The Third Coalition: Overview, Battles & Treaties

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  • 0:01 France vs. Britain
  • 1:40 Battle of Ulm
  • 2:36 Battle of Austerlitz
  • 3:36 Peace at Last?
  • 4:52 Lesson Summary
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Lesson Transcript
Instructor: Amy Troolin

Amy has MA degrees in History, English, and Theology. She has taught college English and religious education classes and currently works as a freelance writer.

In this lesson, we will study the War of the Third Coalition that pitted France against Britain, Russia, Austria, and several other allies. We will take a close look at the battles of Trafalgar, Ulm, and Austerlitz.

France vs. Britain Again!

Only 14 months had passed since France and Great Britain made peace in the Treaty of Amiens in March of 1802, when, in May of 1803, Britain once again declared war on France. Neither country had been very successful at honoring the provisions of the treaty. They could not work out a trade system. France, led by first consul Napoleon Bonaparte, kept sneaking into new territories and Britain refused to give up some of its holdings. In the midst of all the bickering, peace simply could not last.

For a while, both sides did a lot of posturing and nothing much happened in the way of violence. Napoleon crowned himself emperor of France in 1804, and by early 1805, he was ready to take some major action against Britain. He decided to invade his enemy. This would not be easy, however, because Britain's strong navy guarded the English Channel, which French soldiers would have to cross.

Napoleon figured that his best bet would be to lure Britain's navy away by diversionary tactics. France's Admiral Pierre-Charles Villeneuve proceeded to lead Britain's Admiral Lord Horatio Nelson across the sea on what amounted to a wild goose chase. France lost out in the end when 27 British ships decimated the larger French fleet at the Battle of Trafalgar off the cost of Spain on October 21, 1805. Britain's naval supremacy was secure and Napoleon had to scrap his invasion plans.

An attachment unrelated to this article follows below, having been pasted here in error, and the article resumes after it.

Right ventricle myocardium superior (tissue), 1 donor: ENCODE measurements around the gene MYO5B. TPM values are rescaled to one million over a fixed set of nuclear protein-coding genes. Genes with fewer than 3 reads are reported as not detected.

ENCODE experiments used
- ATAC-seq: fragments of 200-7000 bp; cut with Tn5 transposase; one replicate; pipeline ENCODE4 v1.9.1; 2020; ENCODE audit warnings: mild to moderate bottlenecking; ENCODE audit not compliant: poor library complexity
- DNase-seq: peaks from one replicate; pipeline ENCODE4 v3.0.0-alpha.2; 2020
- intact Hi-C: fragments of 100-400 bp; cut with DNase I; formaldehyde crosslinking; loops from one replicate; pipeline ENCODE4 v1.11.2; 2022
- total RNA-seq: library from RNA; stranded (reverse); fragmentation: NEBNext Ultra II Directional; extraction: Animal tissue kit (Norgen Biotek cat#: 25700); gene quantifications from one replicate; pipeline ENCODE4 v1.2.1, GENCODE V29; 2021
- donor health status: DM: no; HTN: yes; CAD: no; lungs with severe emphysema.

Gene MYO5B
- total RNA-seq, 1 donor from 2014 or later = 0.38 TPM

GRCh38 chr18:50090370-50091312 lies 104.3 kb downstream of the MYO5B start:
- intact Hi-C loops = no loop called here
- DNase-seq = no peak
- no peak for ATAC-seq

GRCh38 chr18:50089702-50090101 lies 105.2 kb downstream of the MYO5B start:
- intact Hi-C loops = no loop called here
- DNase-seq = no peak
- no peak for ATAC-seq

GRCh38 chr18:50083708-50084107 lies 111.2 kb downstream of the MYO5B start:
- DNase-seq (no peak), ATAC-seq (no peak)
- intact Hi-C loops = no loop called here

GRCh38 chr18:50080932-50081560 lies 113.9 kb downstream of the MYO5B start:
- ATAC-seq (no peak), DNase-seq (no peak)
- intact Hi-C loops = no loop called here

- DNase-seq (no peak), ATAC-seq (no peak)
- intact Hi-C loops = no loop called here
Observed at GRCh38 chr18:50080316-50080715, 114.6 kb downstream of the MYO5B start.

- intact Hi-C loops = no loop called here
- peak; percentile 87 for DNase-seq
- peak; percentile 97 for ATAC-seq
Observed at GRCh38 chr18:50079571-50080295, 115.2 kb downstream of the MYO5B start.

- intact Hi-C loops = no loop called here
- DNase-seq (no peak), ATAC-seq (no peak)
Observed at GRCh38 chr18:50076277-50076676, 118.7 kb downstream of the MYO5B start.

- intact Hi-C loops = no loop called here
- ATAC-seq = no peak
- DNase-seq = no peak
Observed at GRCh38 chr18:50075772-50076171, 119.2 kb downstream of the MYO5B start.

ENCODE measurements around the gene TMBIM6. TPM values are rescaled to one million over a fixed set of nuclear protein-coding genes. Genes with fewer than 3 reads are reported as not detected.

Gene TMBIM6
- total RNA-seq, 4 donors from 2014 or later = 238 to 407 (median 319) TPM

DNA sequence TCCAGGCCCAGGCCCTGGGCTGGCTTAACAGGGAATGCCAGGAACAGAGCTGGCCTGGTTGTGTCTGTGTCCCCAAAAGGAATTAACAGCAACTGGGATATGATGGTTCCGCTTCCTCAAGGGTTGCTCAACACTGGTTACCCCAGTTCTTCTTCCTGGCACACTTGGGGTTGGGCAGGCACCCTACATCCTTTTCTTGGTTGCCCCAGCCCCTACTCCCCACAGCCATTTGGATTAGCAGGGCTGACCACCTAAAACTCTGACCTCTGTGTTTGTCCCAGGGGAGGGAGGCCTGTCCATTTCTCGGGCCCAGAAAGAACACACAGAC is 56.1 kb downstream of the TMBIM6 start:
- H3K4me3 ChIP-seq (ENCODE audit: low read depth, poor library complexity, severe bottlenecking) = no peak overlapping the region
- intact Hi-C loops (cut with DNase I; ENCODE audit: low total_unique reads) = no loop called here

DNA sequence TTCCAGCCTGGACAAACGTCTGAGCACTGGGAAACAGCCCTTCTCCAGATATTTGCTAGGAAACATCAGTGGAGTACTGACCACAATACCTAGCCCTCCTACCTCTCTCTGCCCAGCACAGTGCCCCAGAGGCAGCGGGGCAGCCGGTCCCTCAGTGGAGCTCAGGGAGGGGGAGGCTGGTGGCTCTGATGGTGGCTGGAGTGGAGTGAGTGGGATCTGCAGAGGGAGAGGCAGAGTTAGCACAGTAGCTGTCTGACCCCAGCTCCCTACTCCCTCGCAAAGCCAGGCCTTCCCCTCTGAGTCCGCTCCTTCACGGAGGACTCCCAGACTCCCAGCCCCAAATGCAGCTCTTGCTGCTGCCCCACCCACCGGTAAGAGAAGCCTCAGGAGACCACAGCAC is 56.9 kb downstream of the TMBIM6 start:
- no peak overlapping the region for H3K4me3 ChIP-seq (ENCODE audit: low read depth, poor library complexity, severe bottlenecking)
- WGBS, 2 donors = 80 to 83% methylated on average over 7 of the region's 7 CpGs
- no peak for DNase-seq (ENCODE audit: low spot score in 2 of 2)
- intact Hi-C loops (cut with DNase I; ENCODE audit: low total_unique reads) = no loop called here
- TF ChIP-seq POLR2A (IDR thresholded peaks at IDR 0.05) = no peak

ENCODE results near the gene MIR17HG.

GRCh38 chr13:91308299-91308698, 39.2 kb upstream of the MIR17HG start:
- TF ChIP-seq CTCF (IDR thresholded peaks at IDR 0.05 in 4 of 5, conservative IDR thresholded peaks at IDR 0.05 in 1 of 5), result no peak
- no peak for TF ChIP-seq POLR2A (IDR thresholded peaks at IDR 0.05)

Action on the Continent: The Battle of Ulm

Meanwhile, things were heating up in Europe. Britain had formed the Third Coalition with Russia, Austria, Naples, Sweden, Portugal, and a few German states, and they were all determined to stop Napoleon from expanding his French Empire across the continent. They didn't count on the size and strength of Napoleon's army.

On October 16-19, 1805, the Austrians and the French met at the Battle of Ulm. Austrian general Karl Mack von Leiberich believed that he had plenty of soldiers to claim victory over Napoleon, but in reality, his over 40,000 men were no match for the nearly 200,000 Frenchmen bearing down on them. The French army quietly surrounded and cut off the Austrians, who didn't even realize what was happening. Mack was forced to surrender without even firing very many shots.

The Battle of Austerlitz

Austria had suffered a major blow, but its leaders weren't ready to give up yet. Joined by the Russian army, the Austrians met Napoleon again on December 2, 1805 in the Battle of Austerlitz. Napoleon was his usual tricky self. He feigned weakness and evacuated his troops from a plateau in the center of the battlefield. When the Austrians and Russians saw this, their confidence soared and they attacked the French on the right and the left. The French held off their enemies on both sides.

Events unfolded just as Napoleon had hoped. The Austrian-Russian army was now split in two, and the French charged up the middle onto the plateau, stunning their enemies. The Austrians and Russians were soundly defeated, losing about 25,000 men in the battle. Their armies broke ranks and fled. The Austrians surrendered on December 4. The Russians headed for home. It was time to talk peace.

Peace at Last?

French and Austrian representatives signed the Treaty of Pressburg on December 26, 1805. Austria officially left the Third Coalition, which was defunct by this time anyway, and handed over quite a few of its territories to France. It also agreed to pay a large indemnity of 40 million gold francs. France was quite clearly victorious.

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